Microsoft is making more of its services experience, deliverables and even personnel, available to its top-tier Gold partners.
This week, the company unveiled the Services Ready
That means that a qualified Gold partner trying to close a hot virtualization deal can use Microsoft's own intellectual property -- and even bring in a Microsoft consultant -- to get the deed done.
It's not free. Invited VARs have to pay $20,000 to qualify three employees for the program. That fee, to recover Microsoft's costs, "gets the partners into a classroom environment with a consultant to spend time on best practices -- [it's] the best way to roll out the technology and the best way to get the customer up to speed fast," said Wayne Prentiss, director of services partners for Microsoft Services.
Only a handful of Microsoft's 16,000 Gold partners worldwide will be asked to participate. And Microsoft is concentrating on the hottest, biggest-opportunity technology areas, including virtualization. Microsoft is making a huge server virtualization push with HyperV, App-V application virtualization and related technologies, and is also eyeing VMware.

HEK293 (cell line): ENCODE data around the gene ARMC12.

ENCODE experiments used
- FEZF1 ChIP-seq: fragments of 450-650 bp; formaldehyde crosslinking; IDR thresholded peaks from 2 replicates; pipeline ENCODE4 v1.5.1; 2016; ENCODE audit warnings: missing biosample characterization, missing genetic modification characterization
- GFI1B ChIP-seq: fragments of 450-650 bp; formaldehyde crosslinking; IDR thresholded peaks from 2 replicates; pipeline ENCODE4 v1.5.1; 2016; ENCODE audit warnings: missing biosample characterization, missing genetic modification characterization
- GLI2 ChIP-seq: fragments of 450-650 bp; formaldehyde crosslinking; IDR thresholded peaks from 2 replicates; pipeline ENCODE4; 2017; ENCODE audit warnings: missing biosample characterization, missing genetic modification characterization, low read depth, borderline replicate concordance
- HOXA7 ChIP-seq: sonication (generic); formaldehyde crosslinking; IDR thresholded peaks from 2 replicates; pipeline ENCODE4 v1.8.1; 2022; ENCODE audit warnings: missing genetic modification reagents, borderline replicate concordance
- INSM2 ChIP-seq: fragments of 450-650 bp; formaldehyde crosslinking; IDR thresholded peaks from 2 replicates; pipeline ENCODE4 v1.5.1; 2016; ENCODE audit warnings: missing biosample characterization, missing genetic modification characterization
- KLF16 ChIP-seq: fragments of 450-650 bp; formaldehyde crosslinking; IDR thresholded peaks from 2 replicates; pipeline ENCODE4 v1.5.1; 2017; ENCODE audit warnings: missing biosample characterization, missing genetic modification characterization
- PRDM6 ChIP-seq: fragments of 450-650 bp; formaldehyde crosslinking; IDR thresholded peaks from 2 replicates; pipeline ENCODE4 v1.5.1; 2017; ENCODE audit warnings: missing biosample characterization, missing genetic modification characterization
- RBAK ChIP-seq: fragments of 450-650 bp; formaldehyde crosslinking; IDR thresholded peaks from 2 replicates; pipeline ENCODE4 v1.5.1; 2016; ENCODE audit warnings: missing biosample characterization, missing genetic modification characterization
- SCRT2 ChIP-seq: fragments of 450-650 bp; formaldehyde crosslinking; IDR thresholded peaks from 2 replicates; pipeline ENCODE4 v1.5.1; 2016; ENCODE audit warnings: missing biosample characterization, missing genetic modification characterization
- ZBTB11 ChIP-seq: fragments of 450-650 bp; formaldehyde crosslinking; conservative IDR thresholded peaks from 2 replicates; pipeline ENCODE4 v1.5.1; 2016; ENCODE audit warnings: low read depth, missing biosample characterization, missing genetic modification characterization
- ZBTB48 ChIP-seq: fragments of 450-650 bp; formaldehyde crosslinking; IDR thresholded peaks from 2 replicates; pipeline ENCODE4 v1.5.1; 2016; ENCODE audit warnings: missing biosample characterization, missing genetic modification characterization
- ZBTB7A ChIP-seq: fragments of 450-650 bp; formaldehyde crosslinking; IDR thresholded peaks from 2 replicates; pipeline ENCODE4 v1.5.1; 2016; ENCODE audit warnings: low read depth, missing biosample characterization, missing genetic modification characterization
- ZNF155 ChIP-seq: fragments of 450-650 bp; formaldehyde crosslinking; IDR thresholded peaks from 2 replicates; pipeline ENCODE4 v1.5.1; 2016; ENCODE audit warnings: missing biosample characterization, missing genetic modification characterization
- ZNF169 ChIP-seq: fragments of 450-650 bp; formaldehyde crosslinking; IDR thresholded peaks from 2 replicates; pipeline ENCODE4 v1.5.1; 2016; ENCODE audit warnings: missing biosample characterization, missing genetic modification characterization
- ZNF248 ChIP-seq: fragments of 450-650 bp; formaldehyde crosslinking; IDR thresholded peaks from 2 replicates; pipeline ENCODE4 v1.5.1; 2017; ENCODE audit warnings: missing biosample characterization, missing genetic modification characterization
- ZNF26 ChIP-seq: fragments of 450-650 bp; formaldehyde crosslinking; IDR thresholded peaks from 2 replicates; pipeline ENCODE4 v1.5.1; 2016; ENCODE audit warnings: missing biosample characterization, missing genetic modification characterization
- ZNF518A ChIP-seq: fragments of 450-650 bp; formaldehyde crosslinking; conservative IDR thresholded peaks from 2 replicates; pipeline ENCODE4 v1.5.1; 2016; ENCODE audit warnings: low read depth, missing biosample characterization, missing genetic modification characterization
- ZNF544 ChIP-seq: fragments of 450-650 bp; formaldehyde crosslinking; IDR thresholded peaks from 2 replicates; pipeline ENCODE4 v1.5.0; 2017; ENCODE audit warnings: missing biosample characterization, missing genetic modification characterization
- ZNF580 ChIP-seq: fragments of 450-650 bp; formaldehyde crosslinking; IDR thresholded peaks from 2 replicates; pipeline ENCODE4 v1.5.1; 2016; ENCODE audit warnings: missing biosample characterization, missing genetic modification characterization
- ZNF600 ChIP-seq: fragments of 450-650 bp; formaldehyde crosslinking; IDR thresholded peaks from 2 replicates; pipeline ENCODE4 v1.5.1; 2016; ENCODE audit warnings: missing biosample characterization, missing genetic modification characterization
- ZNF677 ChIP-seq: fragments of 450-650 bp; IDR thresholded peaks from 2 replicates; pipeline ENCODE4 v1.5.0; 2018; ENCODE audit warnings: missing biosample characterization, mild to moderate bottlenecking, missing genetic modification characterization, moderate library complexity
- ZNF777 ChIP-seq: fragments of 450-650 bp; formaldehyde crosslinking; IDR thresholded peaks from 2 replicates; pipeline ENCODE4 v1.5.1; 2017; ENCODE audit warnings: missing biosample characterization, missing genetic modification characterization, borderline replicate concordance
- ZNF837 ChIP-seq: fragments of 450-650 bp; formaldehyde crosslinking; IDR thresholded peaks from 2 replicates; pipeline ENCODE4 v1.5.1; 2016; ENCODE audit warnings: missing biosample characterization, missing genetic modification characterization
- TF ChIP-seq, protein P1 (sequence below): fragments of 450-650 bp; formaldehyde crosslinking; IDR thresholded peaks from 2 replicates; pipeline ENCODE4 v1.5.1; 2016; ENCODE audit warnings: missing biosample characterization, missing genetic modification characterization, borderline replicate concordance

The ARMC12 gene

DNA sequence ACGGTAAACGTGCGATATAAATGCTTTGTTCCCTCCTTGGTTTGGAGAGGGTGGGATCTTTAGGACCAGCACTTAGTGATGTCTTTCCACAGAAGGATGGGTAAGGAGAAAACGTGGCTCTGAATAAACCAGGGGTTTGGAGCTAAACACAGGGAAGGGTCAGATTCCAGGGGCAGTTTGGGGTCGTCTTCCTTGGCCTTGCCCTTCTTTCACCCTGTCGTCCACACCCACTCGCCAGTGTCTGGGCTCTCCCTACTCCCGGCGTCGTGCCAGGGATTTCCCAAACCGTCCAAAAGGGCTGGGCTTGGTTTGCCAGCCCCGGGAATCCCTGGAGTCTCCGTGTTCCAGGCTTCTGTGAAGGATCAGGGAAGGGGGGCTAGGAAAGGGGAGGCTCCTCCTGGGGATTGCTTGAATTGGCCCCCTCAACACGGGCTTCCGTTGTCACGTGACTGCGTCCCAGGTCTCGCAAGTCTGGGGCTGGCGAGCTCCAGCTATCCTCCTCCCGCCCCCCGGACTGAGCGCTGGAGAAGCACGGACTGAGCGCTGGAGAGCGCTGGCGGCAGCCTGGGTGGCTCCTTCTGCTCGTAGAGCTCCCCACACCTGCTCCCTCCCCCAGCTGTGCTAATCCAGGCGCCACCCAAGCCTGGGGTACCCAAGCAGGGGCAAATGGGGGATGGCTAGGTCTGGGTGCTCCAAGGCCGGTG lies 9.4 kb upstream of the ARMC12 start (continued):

Participating partners include Hewlett-Packard Services, Navantis, Sogeti and Virteva, Microsoft said.
Microsoft Gold partners -- there are roughly 6,000 in North America -- have long complained that the company hasn't helped them differentiate themselves or bolster their margins. In theory, this effort could lead to faster installations which would lead to referrals and more business.
John Kvasnic, CEO of Toronto-based Navantis Inc. said this effort won't necessarily help a parter distinguish itself from rival VARs, "but it does help you to to your customers with a full solution, and as systems integrators, we go in and sell that capability."
Navantis does a lot of work in virtualization, unified communications and Microsoft Systems Center systems management, and focuses on healthcare, energy and government verticals.
VARs that have tight relationships with Microsoft often already go into customer accounts with Microsoft consultants and architects, but Services Ready institutionalizes a program. "Until now, these were all one-off arrangements," Kvasnic said.
Last year at the company's Worldwide Partner Conference, Microsoft Services chief Maria Martinez discussed the company's plan to make more internally developed best practices and training available to its partners.